Giving back to the industry

It was an opportunity to really connect with where the grassroots of the industry were coming from when issues arose.”Ian Burnett

Ian Burnett’s drive to give back to an industry he had grown up in was the catalyst for his progression into becoming a key industry representative.

Growing up on the family property “Bendemeer”, north of Clermont, Ian (RGS 1968 – 1970) was involved with the Queensland Graingrowers Association and the Cattlemen’s Union. When AgForce was established in 1999 (following the merging of the Queensland Graingrowers Association, Cattlemen’s Union of Australia and the United Graziers’ Association) Ian became more involved with AgForce while living in the Emerald district.

Ian would become AgForce Emerald branch chair before stepping into a regional role in 2006 and was nominated as State Vice President in 2008. In 2013 and 2014 he held the role of AgForce General President before retiring from the position.

“I always had an interest to keep in touch with what was happening within those industries (cattle and cropping) but I also wanted to give back to the industry,’’ Ian said.

“Someone has to step up to play a role with representation.

“I saw it as an opportunity to be more involved at a representative level, it didn’t matter if it was beef or the grain sector, just playing a part at an advocacy level was important to take the issues forward.”

Ian said it certainly gave him a different perspective on the industry being not just a producer, but an industry representative across many facets of the sector.

“It’s crucial that you have some industry experience to give you a good understanding of the issues when you’re in a representative role. You play a part in the direction and decisions that are taken forward,’’ Ian said.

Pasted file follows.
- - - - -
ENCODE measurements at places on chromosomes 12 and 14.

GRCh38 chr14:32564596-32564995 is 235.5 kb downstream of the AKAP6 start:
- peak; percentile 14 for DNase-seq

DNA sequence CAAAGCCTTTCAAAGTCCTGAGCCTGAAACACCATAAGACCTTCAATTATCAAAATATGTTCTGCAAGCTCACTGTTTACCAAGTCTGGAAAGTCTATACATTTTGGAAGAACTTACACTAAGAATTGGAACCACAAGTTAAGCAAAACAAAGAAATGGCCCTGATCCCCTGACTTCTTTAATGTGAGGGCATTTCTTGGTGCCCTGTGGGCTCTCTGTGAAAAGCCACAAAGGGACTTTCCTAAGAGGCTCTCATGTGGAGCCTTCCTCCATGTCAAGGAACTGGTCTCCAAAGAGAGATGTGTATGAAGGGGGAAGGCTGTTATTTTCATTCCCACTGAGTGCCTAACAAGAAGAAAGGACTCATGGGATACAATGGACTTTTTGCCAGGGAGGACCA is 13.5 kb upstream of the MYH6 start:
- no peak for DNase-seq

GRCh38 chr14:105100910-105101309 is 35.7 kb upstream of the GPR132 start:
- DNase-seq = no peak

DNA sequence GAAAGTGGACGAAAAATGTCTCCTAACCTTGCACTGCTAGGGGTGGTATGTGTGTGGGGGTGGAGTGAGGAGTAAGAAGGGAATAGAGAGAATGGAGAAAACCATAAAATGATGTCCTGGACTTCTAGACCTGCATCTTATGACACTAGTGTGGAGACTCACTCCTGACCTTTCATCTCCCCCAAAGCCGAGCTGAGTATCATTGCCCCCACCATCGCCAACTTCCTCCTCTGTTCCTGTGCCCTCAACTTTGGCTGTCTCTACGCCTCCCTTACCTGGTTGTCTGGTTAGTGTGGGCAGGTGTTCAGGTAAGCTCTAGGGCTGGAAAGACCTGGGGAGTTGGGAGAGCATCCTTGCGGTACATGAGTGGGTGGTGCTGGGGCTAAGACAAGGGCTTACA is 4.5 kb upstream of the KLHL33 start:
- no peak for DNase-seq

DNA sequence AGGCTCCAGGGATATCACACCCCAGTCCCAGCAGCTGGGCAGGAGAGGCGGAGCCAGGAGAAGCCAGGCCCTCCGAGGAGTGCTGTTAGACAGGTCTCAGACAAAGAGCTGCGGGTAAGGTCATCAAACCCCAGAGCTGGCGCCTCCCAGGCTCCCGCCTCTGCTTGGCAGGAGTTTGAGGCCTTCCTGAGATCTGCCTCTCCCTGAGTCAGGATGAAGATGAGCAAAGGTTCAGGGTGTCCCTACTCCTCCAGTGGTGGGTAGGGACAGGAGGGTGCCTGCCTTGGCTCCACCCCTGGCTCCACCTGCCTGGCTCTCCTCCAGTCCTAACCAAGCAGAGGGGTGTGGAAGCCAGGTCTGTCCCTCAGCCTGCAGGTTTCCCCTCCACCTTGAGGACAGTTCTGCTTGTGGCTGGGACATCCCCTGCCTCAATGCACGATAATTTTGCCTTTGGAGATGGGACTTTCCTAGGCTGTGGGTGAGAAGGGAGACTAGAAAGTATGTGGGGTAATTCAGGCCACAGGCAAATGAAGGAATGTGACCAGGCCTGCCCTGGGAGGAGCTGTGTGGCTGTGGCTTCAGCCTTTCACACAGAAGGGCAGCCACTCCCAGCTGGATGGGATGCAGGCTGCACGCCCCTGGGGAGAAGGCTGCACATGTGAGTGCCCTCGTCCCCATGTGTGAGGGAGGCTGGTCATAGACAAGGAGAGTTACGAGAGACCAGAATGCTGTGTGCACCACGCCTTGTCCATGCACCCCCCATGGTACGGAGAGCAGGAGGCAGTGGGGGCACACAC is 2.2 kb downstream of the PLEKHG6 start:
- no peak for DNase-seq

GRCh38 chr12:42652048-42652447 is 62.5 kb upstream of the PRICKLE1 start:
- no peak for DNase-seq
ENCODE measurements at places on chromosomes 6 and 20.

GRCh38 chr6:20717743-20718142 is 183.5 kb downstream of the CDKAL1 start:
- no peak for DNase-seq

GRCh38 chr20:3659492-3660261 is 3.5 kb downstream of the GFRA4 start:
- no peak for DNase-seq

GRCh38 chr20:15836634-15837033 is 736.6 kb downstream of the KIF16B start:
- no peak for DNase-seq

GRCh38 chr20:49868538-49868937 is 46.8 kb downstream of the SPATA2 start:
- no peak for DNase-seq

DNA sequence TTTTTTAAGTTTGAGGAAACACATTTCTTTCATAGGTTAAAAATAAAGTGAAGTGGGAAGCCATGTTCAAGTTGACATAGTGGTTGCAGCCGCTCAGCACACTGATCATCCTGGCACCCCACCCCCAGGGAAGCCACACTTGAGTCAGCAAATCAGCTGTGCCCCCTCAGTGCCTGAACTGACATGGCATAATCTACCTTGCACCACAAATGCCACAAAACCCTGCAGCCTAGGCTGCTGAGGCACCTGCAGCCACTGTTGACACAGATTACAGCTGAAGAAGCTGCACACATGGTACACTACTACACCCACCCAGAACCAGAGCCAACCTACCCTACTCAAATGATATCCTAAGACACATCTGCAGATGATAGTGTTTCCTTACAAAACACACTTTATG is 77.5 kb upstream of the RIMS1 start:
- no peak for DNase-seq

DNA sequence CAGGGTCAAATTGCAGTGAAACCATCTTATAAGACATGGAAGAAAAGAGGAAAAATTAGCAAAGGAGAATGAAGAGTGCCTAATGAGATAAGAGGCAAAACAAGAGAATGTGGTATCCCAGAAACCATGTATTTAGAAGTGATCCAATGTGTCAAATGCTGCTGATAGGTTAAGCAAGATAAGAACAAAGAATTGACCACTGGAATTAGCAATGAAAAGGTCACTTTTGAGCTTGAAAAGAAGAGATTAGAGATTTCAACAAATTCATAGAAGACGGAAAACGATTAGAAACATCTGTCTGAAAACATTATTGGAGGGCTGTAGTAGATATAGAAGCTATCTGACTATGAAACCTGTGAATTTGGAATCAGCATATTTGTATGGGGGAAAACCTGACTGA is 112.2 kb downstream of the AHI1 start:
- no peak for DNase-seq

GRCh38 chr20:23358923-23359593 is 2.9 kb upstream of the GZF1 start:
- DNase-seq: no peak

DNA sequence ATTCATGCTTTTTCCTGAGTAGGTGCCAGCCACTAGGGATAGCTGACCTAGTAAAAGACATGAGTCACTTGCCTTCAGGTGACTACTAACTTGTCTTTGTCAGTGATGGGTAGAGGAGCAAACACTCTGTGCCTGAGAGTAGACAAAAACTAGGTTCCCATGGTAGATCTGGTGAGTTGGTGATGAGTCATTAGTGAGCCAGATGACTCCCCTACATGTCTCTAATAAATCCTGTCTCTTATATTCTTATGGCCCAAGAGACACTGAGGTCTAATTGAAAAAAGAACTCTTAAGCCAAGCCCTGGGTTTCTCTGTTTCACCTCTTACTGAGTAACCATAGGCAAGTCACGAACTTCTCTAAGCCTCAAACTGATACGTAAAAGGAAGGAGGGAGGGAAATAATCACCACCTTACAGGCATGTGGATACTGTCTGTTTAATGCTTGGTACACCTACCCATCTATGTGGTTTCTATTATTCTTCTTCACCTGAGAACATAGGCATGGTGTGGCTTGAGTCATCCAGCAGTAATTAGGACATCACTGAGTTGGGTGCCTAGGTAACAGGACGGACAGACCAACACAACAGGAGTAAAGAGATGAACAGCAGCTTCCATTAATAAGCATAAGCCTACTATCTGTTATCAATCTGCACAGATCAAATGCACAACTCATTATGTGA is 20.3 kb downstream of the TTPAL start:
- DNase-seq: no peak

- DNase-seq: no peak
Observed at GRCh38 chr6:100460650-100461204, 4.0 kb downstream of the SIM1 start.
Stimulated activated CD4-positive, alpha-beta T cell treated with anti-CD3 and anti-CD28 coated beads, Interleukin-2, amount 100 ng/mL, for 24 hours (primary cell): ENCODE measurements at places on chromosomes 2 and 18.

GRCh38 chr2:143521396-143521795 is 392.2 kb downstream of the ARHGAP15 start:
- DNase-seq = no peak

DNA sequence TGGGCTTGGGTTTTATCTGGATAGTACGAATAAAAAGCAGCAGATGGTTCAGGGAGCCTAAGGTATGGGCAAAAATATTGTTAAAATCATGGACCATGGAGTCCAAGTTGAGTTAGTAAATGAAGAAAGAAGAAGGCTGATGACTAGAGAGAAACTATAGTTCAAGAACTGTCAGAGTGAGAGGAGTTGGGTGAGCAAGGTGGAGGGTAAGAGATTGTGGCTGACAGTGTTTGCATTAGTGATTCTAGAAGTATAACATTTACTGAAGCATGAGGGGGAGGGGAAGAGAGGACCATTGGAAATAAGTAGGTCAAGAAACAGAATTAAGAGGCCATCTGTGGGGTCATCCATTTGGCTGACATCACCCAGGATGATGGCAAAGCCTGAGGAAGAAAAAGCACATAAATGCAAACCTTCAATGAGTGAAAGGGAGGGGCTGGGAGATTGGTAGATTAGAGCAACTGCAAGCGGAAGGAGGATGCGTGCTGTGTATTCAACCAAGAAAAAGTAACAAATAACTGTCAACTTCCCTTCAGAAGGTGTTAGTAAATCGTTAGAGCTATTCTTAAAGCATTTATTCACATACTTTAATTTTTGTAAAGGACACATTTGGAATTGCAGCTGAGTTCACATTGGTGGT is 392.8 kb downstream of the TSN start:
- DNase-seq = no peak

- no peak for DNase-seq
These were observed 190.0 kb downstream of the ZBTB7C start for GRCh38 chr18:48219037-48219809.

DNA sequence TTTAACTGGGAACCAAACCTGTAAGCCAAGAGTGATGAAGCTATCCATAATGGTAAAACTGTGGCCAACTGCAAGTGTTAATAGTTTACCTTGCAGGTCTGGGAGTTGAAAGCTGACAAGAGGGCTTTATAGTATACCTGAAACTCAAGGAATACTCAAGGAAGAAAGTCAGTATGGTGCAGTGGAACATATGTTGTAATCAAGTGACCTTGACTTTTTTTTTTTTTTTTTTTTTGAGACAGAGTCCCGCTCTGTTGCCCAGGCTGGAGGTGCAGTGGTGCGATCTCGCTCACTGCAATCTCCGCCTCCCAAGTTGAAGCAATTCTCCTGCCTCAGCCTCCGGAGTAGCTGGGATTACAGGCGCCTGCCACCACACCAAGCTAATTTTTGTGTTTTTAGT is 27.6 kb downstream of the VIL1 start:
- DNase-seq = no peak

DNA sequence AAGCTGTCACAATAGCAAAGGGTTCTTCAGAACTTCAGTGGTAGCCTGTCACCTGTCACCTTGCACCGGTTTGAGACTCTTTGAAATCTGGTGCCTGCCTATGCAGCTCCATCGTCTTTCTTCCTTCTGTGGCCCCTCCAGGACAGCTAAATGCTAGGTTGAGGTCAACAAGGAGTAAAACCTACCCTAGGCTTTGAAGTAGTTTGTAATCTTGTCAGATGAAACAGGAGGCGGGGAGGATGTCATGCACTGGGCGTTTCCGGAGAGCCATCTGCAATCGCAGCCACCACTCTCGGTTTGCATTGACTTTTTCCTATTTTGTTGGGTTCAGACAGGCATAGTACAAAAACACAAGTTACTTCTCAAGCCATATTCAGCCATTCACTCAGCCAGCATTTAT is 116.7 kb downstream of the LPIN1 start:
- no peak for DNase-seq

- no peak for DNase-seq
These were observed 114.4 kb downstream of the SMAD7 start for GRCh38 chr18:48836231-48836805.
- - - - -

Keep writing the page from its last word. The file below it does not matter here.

“It was an opportunity to really connect with where the grassroots of the industry were coming from when issues arose.”

Ian has long had a passion for the agriculture sector.

After his RGS boarding days, Ian finished his studies at the then-newly established Emerald Agriculture College in 1971 and 1972.

The Burnett’s are a fourth generation family at RGS. Ian’s father Stephen attended the school and his grandchildren Harland (Year 11) and Mave (Year 9) are currently studying at RGS. Ian’s brother John also attended RGS, and John’s children have also since studied at the School.

In the early days of the Burnett’s “Bendemeer” operation, the family ran the more traditional Poll Herefords before the introduction of the Brahman breed, when the family decided to move into Brafords.

Now based north-east of Emerald at “Wyuna”, Ian runs a mixed enterprise of beef cattle (Braford) and irrigated cropping.

Ian has witnessed many changes in the agriculture sector over the decades.

Among the main changes Ian has noticed include land management and marketing.

Ian said there was now a lot more emphasis on conservation and run-off control combined with managing environmental issues.

He said the marketing of the product had also changed dramatically.

“Now there is so much done electronically and the options of how you market your product has opened up considerably since those early days,’’ Ian said.

“Communication was almost non-existent. We were probably lucky to have a telephone in the early days, but with mobile phones and instant communication things have changed.”

Ian is grateful for the technological changes in the industry and thankful that they have been adapted by the agricultural sector.

“Technology has really improved the industry and the agricultural sector is in good shape and has shone through during the COVID pandemic,’’ Ian said.

“I believe the future looks bright.”

Photograph: Ian pictured far left during his AgForce days.